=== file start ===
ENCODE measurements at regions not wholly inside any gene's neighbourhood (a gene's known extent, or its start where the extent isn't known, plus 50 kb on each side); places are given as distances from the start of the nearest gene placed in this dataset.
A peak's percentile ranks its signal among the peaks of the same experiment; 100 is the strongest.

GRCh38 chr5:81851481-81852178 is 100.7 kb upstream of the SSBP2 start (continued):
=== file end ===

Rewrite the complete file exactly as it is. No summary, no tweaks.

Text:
ENCODE measurements at regions not wholly inside any gene's neighbourhood (a gene's known extent, or its start where the extent isn't known, plus 50 kb on each side); places are given as distances from the start of the nearest gene placed in this dataset.
A peak's percentile ranks its signal among the peaks of the same experiment; 100 is the strongest.

GRCh38 chr5:81851481-81852178 is 100.7 kb upstream of the SSBP2 start (continued):